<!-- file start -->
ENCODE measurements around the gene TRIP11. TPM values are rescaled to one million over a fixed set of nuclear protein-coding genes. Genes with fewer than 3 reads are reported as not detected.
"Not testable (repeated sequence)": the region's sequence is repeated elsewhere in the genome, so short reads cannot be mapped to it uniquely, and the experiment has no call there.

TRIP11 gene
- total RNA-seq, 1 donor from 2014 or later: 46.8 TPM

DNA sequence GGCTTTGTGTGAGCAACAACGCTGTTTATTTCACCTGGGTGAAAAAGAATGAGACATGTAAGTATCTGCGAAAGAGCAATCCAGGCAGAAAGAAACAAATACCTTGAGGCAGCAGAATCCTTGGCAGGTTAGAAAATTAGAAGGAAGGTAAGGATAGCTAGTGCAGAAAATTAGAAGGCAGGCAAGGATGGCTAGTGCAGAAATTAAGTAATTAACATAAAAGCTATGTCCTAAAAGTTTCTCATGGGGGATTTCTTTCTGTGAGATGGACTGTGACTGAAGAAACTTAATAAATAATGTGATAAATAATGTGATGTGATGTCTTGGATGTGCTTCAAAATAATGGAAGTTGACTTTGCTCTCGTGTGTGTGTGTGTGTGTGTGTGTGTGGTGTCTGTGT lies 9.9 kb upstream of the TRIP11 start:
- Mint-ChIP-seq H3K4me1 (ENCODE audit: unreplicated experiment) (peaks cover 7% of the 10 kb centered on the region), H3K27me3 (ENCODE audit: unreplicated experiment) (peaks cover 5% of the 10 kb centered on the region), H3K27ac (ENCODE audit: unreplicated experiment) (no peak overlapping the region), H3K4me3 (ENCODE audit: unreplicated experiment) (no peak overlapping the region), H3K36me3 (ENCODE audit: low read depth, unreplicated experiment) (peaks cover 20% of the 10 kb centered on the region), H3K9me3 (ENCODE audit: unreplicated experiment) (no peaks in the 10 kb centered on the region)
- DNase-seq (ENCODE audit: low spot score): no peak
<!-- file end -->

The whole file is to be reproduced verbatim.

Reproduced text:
ENCODE measurements around the gene TRIP11. TPM values are rescaled to one million over a fixed set of nuclear protein-coding genes. Genes with fewer than 3 reads are reported as not detected.
"Not testable (repeated sequence)": the region's sequence is repeated elsewhere in the genome, so short reads cannot be mapped to it uniquely, and the experiment has no call there.

TRIP11 gene
- total RNA-seq, 1 donor from 2014 or later: 46.8 TPM

DNA sequence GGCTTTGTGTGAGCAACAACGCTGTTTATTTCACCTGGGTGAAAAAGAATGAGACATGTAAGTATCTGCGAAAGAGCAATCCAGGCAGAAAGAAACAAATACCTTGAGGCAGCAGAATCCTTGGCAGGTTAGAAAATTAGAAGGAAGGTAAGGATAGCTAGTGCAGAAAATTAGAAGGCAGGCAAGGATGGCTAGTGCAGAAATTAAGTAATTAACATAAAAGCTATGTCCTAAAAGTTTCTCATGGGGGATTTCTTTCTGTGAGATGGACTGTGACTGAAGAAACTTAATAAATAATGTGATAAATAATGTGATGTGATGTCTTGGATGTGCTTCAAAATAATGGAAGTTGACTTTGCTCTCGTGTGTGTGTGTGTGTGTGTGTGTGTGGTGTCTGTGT lies 9.9 kb upstream of the TRIP11 start:
- Mint-ChIP-seq H3K4me1 (ENCODE audit: unreplicated experiment) (peaks cover 7% of the 10 kb centered on the region), H3K27me3 (ENCODE audit: unreplicated experiment) (peaks cover 5% of the 10 kb centered on the region), H3K27ac (ENCODE audit: unreplicated experiment) (no peak overlapping the region), H3K4me3 (ENCODE audit: unreplicated experiment) (no peak overlapping the region), H3K36me3 (ENCODE audit: low read depth, unreplicated experiment) (peaks cover 20% of the 10 kb centered on the region), H3K9me3 (ENCODE audit: unreplicated experiment) (no peaks in the 10 kb centered on the region)
- DNase-seq (ENCODE audit: low spot score): no peak